News: CJ Exclusives

Distiller’s battle with monopolistic ABC system turns toward online sales

Jonathan Blitz makes and sells whiskey.

He and his team make the whiskey in Durham, at Mystic Farm & Distillery.

They sell the whiskey from the distillery, and in state-controlled Alcoholic Beverage Control stores.

But they can’t sell it online, per Chapter 18B of the N.C. General Statutes.

Blitz, like most N.C. distillers, wants to change that. 

And Blitz, also a lawyer, is determined to do so.

Blitz last month petitioned the ABC Commission for a declaratory ruling that would allow him to sell his products to consumers in states that permit online sales: Florida, Hawaii, Kentucky, New Hampshire, Rhode Island, and Washington, D.C.

The ABC Commission on Wednesday, April 14, declined to issue the ruling and, Blitz said, cut him off when he tried to plead his case. Hiding behind the statute, he says.

“I just think [the board] didn’t want me to make a record.”

Jeff Strickland, ABC spokesman, said Blitz was given an opportunity to address the commission, and that he was heard.

He said in an email: “The Commission declined to issue a declaratory ruling pursuant to 14B NCAC 15A .0602(c)(8), which states that the Commission shall deny a request when ‘the subject matter of the request is involved in pending litigation, legislation, or rulemaking.’”

Blitz can sell his products outside the state on a wholesale level, but he can’t sell to individual buyers, according to state ABC laws that date to the late 1930s.

Blitz says that’s unconstitutional, in violation of the interstate commerce clause — “an impermissible direct burden on commerce,” says the petition, citing the 1824 U.S. Supreme Court ruling in Gibbons v. Ogden.

North Carolina, the petition says, “is violating the right of the receiving state to exclusively control the transportation and importation of intoxicating liquors … in violation of the 21st Amendment. …”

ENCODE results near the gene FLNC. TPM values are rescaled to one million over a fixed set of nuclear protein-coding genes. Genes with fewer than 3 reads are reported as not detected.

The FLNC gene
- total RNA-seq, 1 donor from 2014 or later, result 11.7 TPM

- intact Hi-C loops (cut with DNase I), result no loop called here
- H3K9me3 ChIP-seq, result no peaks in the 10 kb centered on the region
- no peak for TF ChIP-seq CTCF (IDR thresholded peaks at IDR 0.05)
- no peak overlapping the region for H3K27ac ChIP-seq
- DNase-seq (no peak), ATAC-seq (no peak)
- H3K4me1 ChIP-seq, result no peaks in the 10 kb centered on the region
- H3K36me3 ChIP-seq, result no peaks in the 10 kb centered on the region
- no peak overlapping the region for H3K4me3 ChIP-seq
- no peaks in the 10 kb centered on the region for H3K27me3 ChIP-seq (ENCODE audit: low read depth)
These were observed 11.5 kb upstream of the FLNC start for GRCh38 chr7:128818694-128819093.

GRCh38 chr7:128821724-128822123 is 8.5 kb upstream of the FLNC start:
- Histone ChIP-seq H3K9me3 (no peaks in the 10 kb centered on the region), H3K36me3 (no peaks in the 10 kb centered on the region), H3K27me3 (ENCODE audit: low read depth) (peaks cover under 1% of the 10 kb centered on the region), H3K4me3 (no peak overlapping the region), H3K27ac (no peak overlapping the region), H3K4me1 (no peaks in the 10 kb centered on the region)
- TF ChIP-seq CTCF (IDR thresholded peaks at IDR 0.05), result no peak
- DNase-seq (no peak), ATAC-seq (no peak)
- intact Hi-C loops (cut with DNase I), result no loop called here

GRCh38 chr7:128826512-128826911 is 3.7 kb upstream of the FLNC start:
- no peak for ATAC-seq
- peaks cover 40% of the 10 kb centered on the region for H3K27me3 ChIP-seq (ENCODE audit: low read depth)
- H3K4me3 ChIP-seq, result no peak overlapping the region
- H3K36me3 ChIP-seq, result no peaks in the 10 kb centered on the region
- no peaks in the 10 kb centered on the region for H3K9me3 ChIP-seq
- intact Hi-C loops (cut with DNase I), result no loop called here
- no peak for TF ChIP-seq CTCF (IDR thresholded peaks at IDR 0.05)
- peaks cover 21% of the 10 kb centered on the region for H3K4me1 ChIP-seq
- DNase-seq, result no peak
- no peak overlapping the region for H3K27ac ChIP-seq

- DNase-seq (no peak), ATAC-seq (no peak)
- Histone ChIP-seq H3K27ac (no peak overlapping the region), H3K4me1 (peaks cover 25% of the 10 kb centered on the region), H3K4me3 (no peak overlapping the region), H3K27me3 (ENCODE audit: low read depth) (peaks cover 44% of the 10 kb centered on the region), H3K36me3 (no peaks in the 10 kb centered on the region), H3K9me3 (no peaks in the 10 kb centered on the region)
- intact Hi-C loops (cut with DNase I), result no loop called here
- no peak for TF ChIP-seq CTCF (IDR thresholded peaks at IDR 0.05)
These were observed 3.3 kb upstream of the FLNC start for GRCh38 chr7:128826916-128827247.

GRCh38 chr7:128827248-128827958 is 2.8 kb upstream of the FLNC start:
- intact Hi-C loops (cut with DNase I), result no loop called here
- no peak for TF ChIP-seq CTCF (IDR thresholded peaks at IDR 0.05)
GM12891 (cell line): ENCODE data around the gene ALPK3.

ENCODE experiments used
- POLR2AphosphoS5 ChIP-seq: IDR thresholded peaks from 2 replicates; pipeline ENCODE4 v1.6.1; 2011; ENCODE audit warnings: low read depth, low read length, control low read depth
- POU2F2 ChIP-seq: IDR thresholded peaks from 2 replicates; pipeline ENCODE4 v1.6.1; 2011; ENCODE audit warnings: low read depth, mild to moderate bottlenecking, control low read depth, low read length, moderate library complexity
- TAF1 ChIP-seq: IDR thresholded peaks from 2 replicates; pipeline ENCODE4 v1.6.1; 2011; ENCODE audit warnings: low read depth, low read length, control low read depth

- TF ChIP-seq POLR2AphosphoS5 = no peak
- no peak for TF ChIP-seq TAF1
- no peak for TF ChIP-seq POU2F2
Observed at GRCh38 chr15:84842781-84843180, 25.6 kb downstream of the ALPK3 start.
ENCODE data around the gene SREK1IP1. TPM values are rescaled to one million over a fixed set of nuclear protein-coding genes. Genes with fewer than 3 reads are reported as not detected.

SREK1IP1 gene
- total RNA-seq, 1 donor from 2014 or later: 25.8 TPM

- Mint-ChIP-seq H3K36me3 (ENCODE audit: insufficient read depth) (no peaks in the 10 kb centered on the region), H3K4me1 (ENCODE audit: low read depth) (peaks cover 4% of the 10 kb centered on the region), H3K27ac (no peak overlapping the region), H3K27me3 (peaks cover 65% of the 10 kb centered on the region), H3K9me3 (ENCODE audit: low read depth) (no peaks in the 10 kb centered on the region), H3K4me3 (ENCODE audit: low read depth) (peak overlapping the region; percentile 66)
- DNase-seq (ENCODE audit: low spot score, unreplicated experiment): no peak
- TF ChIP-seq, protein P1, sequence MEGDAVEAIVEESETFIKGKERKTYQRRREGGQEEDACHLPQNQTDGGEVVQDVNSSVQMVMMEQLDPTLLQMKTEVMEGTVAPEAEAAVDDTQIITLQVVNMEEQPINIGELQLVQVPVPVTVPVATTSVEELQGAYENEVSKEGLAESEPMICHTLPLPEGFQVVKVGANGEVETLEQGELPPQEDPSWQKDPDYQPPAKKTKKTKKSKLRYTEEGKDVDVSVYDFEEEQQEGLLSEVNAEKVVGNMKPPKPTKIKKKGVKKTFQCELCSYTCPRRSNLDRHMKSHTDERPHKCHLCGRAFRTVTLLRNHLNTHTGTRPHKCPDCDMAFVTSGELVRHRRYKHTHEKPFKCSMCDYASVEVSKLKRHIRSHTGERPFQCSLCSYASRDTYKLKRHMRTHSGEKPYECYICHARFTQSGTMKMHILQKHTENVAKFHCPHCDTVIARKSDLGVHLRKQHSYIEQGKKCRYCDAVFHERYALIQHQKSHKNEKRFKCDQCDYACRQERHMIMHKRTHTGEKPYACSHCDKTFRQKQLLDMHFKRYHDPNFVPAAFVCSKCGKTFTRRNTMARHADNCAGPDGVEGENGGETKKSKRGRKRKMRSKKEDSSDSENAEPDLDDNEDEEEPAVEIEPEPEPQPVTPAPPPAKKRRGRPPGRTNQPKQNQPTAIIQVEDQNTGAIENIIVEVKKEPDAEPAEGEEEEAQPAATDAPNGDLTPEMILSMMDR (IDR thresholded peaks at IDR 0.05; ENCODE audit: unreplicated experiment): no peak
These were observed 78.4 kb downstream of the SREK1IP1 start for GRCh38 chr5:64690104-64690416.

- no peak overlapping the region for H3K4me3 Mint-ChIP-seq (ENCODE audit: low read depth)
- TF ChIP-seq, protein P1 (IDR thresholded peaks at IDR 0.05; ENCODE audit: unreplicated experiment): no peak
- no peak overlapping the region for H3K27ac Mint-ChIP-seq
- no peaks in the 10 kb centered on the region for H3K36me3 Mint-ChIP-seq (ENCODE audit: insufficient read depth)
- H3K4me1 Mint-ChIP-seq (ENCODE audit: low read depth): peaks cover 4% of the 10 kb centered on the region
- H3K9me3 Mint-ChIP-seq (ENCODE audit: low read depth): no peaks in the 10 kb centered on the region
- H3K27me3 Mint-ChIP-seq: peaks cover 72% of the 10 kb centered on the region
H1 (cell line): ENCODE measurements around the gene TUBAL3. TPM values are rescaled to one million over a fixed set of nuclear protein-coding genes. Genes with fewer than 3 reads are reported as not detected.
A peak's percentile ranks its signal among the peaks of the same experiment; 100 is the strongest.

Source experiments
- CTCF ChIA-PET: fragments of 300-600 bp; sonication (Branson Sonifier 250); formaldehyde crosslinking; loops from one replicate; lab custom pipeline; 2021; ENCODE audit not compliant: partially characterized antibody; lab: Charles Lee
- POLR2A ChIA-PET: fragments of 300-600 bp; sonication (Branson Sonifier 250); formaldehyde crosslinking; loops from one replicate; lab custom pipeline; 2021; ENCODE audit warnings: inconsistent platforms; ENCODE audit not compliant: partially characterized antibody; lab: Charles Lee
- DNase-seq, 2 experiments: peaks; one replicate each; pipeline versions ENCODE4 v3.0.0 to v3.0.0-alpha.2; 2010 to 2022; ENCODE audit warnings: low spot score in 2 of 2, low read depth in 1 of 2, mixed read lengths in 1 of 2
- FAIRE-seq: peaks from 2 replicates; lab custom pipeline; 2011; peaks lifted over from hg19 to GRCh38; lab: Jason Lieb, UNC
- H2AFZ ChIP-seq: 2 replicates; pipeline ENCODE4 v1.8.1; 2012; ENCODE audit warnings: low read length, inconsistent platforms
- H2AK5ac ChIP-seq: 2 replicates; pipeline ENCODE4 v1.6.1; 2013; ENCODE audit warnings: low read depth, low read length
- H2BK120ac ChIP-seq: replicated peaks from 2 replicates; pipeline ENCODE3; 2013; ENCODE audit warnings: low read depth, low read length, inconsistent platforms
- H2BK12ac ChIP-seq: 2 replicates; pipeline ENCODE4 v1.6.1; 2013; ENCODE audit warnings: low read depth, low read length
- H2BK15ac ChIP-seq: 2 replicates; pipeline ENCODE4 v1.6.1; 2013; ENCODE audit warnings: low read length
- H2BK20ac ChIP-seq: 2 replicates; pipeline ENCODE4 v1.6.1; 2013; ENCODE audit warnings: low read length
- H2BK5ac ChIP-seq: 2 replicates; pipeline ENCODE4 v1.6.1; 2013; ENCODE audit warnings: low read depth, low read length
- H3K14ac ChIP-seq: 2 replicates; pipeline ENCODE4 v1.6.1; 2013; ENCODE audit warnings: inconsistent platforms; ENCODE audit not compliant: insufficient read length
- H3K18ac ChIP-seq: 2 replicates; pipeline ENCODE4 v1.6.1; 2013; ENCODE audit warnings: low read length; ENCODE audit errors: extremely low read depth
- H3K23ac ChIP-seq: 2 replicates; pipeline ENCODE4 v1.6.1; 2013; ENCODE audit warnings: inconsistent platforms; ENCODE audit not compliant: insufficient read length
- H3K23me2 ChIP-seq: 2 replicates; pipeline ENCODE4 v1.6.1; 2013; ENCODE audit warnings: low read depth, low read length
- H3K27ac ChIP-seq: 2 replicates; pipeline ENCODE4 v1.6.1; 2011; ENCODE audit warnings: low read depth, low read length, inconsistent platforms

The petition also cites the Fifth and 14th Amendments, including the distillery’s right to due process and to enjoy the fruits of its labor.

“Why should North Carolina have any say in what I do, vis a vis, with a  consumer in Kentucky?” Blitz told Carolina Journal.

Blitz says he’ll exhaust the administrative process before filing a lawsuit in Durham County to overturn the direct-sales provision, possibly within a month. 

Liquor is pouring into North Carolina despite the law, he says. As much as a quarter-million dollars worth.

“There is so much liquor coming from out of state.”

Blitz prevailed recently in another case against the state, winning a court injunction after alcohol law officers cited him, pulled his permit, and fined him because they found products from other distilleries at Mystic. The officers confiscated 16 bottles, which have since been returned. 

Blitz used the other products as points of comparison to his own, a common practice of distillers throughout the country and throughout North Carolina.

“This entire case is over what I see as one agency’s attempts to just make up and then enforce their own unwritten laws against members of the distilling industry,” Blitz told the North State Journal

The lawsuit could prove moot, however, if the General Assembly passes and the governor signs House Bill 366, Regulatory Reform Act of 2021. A provision deep within the bill would allow N.C. distillers to ship their products to consumers in other states, albeit with rules involving reciprocity laws in certain states. The bill, as of Monday, April 19, was in a House committee.

Distillers and lawmakers have tried this before. In summer 2017, the House stripped a provision in Senate Bill 155 that would have allowed N.C. distilleries to sell directly to consumers, via the internet.

Rep. Pat Hurley, R-Randolph, proposed the amendment to remove that part of the bill. S.B. 155, among other things, at the time cleared the way for N.C. craft distillers to sell five bottles to customers each year, instead of the current one, and, contingent on local approval, allowed restaurants and retail stores to begin selling alcohol Sunday at 10 a.m., as opposed to noon.

Senate Bill 290, passed about two years ago, opened things up for distillers even more, allowing them to sell an unlimited number of bottles directly to customers and freeing them from the onerous process of tracking and policing every bottle sold to customers. The law also allowed distilleries to sell mixed drinks, as well as beer and wine with appropriate permits.

State ABC stores are doing record business, at least part of which can be attributed to pandemic-related lockdowns. Yet distillers, forced to close tasting rooms last year, still must contract with online merchants in other states to sell their products. So the state loses thousands in excise taxes, and consumers are left wanting.

“Alcohol is alcohol,” one distiller told CJ last year. “You’ve got to treat it all the same.”